Never said it was. Just pointed out that it was an ugly large tin box. Not heritage value, but beauty is in the hands of the….! Who is the heritage police anyways? What about our new builds? Will they not be historic someday? Does everything have to be red brick, limestone foundation or barn board to qualify.

  5. Ken Globe says:

    I wasn’t here for the tin shack. My point was that if you are going to pick on whatever building, or structure in the area because it’s not “heritage”, or you just don’t like it for what ever reason. Then you need to look at ALL the buildings in the area. All structures have a shelf life, even with lots of maintenance. The grandstand is more prone to rot because it is exposed to the elements. Old limestone buildings like what are in the downtown are subject to buckling and bowing out the sides because of the makeup of the stone that was used. All of those buildings, unless the owners are willing to shell out lots of money, are going to require major repairs at some point. Some of them will require more than what the property is worth. Except to the people who want to remember their town the way it was when they were six.

  6. Marnie says:

    Fred, the arena is not and never was the issue. We’ve had an arena at the fairgrounds since circa 1957. There has been more than enough development at the fairgrounds in recent years and it has reached the point where it is becoming obvious the long-range intent is to squeeze out the fair and shove it in a back corner of the site. The arena is not the problem.

  7. Marnie says:

    If memory serves Ken there were three horse barns and a cattle shed where the skate park and family fun park now are located and nobody was doing wheelies in them. As for the Curling Club and the arena they were set back a long way from the street and I expect that the original Curling Club of a much earlier time did not look that different from the present structure. Both the Curling Club and the arena are key to the fair since they house exhibits. They are not in your face in the same way that the skate park and proposed splash pad will be. The fairgrounds is now neither fish nor fowl. On one side you have the Old Boys’ Entrance, the Crystal Palace, the Fruit Building, and the grandstand which are heritage structures and on the other a skate park, family fun play area and soon a splash pad. Not a compatible use of the site.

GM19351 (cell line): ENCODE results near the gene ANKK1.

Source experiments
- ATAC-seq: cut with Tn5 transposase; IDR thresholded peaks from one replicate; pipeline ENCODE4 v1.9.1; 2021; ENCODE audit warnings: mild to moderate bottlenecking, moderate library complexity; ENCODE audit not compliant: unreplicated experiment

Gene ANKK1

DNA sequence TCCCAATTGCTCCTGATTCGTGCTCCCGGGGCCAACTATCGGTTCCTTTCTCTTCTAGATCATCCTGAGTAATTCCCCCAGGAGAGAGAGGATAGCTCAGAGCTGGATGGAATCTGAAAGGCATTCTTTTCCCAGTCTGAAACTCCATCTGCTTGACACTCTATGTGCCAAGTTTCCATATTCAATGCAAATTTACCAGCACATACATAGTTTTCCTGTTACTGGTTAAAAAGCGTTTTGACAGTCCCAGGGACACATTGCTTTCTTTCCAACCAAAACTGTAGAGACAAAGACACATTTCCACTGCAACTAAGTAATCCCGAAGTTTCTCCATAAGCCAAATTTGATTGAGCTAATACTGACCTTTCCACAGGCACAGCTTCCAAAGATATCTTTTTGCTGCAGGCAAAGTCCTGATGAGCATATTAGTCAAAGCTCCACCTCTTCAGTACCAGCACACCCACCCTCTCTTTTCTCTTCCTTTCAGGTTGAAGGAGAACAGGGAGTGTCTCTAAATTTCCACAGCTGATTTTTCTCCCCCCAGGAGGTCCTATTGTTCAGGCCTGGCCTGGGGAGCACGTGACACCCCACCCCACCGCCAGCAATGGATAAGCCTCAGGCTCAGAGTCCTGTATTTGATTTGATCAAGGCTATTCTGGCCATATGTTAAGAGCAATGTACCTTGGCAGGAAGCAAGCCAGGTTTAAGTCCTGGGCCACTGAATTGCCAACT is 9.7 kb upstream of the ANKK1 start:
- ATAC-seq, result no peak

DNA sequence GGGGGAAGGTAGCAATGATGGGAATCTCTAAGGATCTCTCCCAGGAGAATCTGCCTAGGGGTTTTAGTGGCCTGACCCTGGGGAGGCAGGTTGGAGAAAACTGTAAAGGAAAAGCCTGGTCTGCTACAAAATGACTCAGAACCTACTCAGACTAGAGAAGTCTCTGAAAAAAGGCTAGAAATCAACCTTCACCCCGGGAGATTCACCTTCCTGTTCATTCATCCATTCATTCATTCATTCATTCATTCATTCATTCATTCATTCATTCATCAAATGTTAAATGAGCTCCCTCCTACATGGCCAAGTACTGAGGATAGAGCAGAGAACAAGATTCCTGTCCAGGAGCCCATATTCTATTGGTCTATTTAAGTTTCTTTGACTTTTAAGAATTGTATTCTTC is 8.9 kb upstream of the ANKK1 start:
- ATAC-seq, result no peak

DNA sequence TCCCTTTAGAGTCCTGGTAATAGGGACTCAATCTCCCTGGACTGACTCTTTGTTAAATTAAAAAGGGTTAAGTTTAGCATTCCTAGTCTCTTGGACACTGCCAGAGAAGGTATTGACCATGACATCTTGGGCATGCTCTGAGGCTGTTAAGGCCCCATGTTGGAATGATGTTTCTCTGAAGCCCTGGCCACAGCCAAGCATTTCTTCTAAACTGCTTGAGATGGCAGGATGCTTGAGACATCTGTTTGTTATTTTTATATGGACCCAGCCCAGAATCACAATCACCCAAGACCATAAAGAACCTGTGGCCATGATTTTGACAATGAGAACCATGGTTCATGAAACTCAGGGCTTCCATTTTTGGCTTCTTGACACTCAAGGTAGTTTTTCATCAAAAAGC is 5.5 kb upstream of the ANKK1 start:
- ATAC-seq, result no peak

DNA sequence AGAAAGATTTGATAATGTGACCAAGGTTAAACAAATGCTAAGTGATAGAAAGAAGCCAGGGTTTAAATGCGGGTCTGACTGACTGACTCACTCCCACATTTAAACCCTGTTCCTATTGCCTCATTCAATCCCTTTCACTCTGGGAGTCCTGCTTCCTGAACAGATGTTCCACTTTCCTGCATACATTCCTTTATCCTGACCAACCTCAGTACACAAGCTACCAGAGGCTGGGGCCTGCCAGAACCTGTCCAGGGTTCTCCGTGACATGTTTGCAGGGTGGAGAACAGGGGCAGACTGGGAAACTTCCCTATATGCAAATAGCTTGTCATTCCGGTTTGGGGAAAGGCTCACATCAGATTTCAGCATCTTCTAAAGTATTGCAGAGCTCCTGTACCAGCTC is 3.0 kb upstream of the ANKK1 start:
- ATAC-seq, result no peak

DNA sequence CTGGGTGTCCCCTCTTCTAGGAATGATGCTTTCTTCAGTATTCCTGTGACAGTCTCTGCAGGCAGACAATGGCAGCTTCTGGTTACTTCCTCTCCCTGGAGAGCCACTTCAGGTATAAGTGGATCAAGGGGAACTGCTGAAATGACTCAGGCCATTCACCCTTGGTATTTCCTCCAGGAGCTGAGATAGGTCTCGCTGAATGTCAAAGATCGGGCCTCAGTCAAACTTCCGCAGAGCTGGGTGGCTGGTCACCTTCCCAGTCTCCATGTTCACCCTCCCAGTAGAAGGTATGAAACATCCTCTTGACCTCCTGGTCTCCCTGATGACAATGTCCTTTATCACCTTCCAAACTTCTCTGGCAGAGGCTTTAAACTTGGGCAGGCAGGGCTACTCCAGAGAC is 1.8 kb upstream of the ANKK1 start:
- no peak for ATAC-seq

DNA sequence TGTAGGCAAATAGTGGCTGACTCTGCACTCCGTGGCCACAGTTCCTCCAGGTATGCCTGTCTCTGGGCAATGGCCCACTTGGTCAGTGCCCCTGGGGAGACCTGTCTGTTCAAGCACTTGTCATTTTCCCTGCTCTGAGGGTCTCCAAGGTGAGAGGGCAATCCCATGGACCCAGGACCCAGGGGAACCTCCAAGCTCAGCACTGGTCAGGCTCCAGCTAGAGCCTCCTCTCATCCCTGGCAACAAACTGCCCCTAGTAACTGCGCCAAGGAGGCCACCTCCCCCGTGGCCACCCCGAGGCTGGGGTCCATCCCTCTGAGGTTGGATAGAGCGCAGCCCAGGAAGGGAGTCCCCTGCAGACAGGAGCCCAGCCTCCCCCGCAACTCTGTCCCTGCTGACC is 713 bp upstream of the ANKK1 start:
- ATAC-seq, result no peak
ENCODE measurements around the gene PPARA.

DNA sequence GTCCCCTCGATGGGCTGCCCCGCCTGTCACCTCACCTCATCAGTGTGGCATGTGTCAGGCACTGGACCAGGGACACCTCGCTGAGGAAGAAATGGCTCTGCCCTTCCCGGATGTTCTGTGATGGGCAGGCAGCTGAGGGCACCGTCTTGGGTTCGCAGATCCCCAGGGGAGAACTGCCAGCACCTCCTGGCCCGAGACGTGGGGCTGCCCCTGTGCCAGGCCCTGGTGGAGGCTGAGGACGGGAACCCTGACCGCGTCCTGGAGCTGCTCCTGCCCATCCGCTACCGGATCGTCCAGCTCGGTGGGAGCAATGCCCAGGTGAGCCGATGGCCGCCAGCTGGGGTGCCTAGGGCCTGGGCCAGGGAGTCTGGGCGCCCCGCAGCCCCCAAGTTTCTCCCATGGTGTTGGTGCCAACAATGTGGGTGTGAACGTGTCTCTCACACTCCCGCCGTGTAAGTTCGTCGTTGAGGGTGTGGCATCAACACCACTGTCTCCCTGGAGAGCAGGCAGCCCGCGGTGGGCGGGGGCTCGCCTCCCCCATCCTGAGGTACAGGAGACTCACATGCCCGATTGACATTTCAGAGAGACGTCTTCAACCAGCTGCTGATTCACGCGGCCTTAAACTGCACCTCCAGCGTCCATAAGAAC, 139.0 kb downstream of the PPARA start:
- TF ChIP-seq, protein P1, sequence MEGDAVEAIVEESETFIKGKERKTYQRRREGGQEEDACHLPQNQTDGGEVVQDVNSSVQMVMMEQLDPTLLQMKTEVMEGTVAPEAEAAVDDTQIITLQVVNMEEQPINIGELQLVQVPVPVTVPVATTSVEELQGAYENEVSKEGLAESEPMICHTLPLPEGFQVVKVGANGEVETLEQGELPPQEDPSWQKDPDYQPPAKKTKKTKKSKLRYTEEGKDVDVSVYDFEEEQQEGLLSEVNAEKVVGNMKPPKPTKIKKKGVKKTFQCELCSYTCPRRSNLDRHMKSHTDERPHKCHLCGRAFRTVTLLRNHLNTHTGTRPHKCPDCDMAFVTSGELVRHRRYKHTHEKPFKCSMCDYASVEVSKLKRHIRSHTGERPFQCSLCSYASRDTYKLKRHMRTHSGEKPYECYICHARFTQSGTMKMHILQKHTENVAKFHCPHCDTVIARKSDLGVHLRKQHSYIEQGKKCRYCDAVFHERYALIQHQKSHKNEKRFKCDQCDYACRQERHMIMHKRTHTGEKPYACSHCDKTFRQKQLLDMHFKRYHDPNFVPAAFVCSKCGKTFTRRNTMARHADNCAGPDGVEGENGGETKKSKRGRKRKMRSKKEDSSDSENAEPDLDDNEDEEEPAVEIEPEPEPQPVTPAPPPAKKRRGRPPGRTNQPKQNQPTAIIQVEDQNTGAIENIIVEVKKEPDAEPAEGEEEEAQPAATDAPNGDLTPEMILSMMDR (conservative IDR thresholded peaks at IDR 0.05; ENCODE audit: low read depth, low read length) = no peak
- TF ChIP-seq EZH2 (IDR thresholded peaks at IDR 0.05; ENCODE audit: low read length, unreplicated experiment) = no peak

8. Fred says:

    I guess you wanted the County to build a heritage arena like the old tin box that burned.

  9. Ken Globe says:

    I don’t know, having a skate park and splash pad two doors down from the hospital seems to be a pretty good idea. Yes, for a week out of the year the fair is pushed back into the nether regions of the fairgrounds, but for the other 51 weeks of the year, the area where the skatepark now resides was a place for local leadfoots to do donuts and kick up dust while out for a rip. As for heritage and keeping with the grandstand and Crystal Palace, you think that the curling and town arena’s are keeping with the “heritage” look of the fairgrounds?

  10. Marnie says:

    Michael, you miss the point. A splash pad is fine but not in the middle of an historic fairgrounds where it does not fit with the Crystal Palace and the grandstand, It also pushes the fair further back on the grounds diminishing it even further. Kids young enough to use a splash pad are unlikely to be hanging around the streets getting into trouble anyhow. I have no problem with children, a skate park or a splash pad but locating the latter pair at the fairgrounds was not a FABULOUS plan. The suggestion that kids get into trouble because they have nothing to do is old and tired. That’s an excuse not a reason. How do you explain the fact most of our forefathers stayed out of jail without these amenities?

  11. Paul Cole says:

    I think the skate park was built before there was a designated heritage area or guidelines. I personally feel its important to maintain the historic character in The County yes the skate park seems out of place and had we had an established set of heritage designation criteria it may not of been built there in the first place. We have to start somewhere though…